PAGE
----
Every day 100,000 people pass through Flinders Street Station. They stream up the steps, filter through Metro’s electronic barriers and scurry down to the platforms. Some may pause to admire the iconic clocks or the green copper dome, but for most it’s head down, briefcase up and go, go, go. This week, a group of artists implore you to stop and take notice of Flinders Street Station, one of our city’s most recognisable buildings.

For the last few weeks, Melbourne artist collective Contemporary Site Investigations (CSI) has been setting up for their month-long residency at Flinders Street and this weekend sees the residency culminate in a celebration of the secret heart of Flinders Street Station.

The project is curated and produced by Philippa Abbott and Campbell Drake of A&D Projects. Abbott and Drake were commissioned by the City of Melbourne’s public arts program and received support from Metro Trains, who allowed the group of 10 artists to use the space for the first time in decades. The residency is part of an ongoing solo and group investigation of sites that are abandoned, retired and are either slated for demolition or redevelopment. The artists have used spaces including the ballroom and gym to create audio and visual art that can be experienced on the platforms, steps and streets below. Now something of Melbourne folklore, these areas have been closed to the public for over 30 years and are being brought back to life.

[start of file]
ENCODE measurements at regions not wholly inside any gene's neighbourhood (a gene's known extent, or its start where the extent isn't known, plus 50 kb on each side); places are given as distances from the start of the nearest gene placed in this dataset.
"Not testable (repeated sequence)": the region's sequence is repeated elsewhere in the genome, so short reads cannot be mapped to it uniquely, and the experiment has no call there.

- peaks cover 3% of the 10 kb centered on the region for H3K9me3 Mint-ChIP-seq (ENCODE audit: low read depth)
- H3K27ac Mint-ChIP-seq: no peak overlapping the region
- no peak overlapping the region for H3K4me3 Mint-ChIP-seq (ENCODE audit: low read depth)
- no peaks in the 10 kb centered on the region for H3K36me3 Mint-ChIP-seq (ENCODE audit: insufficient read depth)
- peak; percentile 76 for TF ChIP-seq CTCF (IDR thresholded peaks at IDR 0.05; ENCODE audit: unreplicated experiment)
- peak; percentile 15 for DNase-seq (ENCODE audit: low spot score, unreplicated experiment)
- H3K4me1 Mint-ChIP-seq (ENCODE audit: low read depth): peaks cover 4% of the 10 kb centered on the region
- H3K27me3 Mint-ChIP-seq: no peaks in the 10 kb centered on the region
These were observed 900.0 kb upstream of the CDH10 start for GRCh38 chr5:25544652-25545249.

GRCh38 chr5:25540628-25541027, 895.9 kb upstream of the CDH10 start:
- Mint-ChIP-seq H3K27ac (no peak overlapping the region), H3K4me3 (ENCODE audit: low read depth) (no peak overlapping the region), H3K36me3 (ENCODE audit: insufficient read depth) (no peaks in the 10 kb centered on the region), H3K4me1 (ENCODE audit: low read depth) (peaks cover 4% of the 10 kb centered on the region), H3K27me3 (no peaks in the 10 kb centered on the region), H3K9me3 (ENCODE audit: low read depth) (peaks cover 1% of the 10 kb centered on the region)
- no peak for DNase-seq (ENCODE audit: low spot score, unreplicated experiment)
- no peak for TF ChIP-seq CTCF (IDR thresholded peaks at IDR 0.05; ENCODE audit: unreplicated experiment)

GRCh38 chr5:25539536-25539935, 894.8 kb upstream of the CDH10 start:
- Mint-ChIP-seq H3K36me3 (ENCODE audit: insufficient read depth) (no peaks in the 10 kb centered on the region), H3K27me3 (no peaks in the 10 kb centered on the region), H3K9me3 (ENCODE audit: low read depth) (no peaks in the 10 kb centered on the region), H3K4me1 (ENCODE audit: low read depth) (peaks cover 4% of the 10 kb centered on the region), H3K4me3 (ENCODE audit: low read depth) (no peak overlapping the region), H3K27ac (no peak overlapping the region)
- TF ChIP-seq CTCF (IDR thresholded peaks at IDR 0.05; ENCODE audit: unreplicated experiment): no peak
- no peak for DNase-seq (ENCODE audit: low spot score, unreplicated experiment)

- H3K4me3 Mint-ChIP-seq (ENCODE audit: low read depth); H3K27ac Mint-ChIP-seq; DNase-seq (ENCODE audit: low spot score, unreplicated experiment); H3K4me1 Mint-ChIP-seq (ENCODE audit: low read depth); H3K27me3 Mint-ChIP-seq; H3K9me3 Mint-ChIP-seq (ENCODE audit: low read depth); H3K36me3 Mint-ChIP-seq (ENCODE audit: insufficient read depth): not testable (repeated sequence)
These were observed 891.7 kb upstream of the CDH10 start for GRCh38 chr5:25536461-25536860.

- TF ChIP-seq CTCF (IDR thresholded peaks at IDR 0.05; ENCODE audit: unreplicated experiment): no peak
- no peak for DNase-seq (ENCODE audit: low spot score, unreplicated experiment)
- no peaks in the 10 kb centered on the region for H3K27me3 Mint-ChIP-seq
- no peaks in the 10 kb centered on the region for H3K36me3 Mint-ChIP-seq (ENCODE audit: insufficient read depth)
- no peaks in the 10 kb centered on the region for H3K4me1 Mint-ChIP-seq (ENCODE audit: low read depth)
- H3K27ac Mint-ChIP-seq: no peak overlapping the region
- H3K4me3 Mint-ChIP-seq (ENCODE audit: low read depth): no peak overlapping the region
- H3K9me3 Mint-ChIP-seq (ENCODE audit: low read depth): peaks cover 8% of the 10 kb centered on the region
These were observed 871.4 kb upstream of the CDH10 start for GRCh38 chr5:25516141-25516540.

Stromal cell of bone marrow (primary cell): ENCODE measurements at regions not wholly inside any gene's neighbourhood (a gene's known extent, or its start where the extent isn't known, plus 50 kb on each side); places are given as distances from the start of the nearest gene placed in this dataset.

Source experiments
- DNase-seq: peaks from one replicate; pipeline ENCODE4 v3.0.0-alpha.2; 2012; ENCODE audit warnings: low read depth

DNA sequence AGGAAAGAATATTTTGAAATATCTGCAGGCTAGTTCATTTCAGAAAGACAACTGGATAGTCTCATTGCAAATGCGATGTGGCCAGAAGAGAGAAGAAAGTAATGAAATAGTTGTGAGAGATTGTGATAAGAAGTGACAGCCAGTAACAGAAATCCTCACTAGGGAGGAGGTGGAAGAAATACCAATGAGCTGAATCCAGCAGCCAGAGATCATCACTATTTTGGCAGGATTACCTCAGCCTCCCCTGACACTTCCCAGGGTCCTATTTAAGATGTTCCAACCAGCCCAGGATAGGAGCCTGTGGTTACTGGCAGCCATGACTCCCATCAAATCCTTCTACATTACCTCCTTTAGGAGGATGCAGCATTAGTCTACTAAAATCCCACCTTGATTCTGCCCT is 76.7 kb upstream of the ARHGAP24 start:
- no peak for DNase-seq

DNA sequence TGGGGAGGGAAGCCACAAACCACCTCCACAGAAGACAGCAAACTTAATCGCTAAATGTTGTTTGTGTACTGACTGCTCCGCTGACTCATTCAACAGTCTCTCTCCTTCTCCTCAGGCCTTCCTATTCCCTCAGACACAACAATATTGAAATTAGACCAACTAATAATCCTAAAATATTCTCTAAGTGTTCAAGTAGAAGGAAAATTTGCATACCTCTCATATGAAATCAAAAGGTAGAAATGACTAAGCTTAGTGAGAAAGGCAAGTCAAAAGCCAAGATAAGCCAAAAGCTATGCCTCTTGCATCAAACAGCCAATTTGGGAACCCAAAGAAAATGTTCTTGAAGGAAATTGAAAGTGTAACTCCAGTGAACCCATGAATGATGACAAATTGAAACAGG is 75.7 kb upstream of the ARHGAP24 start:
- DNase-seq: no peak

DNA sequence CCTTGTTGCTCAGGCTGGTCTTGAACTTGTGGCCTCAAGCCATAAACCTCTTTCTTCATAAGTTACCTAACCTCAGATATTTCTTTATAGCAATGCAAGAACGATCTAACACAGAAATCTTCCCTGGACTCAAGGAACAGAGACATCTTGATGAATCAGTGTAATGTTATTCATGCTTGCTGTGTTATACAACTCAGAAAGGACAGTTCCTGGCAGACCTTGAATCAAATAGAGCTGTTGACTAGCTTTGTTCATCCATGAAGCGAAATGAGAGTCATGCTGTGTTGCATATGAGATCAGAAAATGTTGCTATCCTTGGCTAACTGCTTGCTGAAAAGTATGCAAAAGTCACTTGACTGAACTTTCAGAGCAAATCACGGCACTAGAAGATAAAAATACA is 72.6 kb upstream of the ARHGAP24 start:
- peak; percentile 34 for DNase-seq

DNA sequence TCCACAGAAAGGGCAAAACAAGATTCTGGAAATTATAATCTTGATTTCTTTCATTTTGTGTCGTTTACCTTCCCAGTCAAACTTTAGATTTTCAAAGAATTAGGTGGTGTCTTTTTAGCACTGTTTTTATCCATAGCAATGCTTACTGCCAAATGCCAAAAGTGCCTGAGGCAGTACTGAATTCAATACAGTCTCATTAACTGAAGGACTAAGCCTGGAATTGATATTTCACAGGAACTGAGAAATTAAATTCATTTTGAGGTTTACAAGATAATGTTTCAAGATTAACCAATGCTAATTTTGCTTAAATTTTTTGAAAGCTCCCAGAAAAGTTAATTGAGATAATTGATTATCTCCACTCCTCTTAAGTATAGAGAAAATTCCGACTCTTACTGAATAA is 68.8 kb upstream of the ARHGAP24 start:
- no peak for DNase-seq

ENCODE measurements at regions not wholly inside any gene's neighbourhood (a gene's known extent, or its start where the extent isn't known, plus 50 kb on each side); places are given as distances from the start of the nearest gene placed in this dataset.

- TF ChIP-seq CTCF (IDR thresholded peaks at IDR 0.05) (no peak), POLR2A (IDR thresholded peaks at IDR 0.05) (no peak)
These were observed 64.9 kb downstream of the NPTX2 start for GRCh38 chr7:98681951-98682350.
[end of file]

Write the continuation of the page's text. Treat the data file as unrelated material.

Unfortunately, many of the spaces are off-limits to the public but CSI’s residency gives Melburnians an opportunity to experience the iconic station in a whole new light.

Robbie Rowlands, the sculptor who has set up shop in the gym, has used materials that he salvaged from the space to recreate a traditional boxing ring.

“When I first saw the gym it was a mess. The traces of its past were evident but overpowered by discarded office furniture, files, boxes of ties, watches, stamps – it was a hard one to consider an outcome for. Through seeing a historical photo of the gym in full swing, I decided to clear the space and kind of allow it to breathe a bit,” Rowland says.

The occupancy is as much of an experience as it is a show. Rowlands says that it invites the public to “Stop and reflect and consider their memory, perception and visions” for the Flinders Street site.

As well as Rowlands’ work in the gym, Elizabeth Drake and Caroline Almonte will hold a piano recital in the ballroom. The music will be broadcast through the dome and onto the steps below, where on Friday, paper boys dressed in traditional uniform will be distributing copies of a one-off printed broadsheet newspaper. Created by Campbell Drake, the newspaper will feature documentation, historical imagery and editorial about the station and is a historical reconstruction of a photograph of a 1950s paperboy, Michael Binney.

According to the artists, these site-specific works are designed to develop the work from the site, rather than for the site. The clock tower at the intersection of Flinders and Elizabeth streets will host a light installation from Friday, while an installation in the mailroom and two other piano recitals will take place over the weekend.

Friday October 19, 4pm–9pm
Opening/Piano Recital/Paperboys
Federation Square Screening 6pm–9pm

Saturday October 20
3pm Piano Recital Broadcast
9pm Piano Recital Broadcast
Federation Square Screening 6pm–9pm

Sunday October 21
Federation Square Screening 6pm–9pm